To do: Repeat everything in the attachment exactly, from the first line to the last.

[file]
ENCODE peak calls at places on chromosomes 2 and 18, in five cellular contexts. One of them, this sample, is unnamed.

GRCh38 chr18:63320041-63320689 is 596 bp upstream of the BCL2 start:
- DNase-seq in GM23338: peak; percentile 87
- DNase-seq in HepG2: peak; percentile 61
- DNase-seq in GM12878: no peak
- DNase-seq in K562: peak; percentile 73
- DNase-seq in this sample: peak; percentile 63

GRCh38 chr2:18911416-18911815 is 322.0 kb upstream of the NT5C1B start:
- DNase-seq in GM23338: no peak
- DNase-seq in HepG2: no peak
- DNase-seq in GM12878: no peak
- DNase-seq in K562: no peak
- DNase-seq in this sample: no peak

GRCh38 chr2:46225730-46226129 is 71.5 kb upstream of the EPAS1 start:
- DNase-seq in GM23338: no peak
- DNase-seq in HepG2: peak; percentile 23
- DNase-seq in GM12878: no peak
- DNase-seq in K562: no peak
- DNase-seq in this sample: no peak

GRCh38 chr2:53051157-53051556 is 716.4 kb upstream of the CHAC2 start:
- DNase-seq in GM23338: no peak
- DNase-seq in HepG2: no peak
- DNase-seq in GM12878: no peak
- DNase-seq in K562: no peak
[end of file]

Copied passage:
ENCODE peak calls at places on chromosomes 2 and 18, in five cellular contexts. One of them, this sample, is unnamed.

GRCh38 chr18:63320041-63320689 is 596 bp upstream of the BCL2 start:
- DNase-seq in GM23338: peak; percentile 87
- DNase-seq in HepG2: peak; percentile 61
- DNase-seq in GM12878: no peak
- DNase-seq in K562: peak; percentile 73
- DNase-seq in this sample: peak; percentile 63

GRCh38 chr2:18911416-18911815 is 322.0 kb upstream of the NT5C1B start:
- DNase-seq in GM23338: no peak
- DNase-seq in HepG2: no peak
- DNase-seq in GM12878: no peak
- DNase-seq in K562: no peak
- DNase-seq in this sample: no peak

GRCh38 chr2:46225730-46226129 is 71.5 kb upstream of the EPAS1 start:
- DNase-seq in GM23338: no peak
- DNase-seq in HepG2: peak; percentile 23
- DNase-seq in GM12878: no peak
- DNase-seq in K562: no peak
- DNase-seq in this sample: no peak

GRCh38 chr2:53051157-53051556 is 716.4 kb upstream of the CHAC2 start:
- DNase-seq in GM23338: no peak
- DNase-seq in HepG2: no peak
- DNase-seq in GM12878: no peak
- DNase-seq in K562: no peak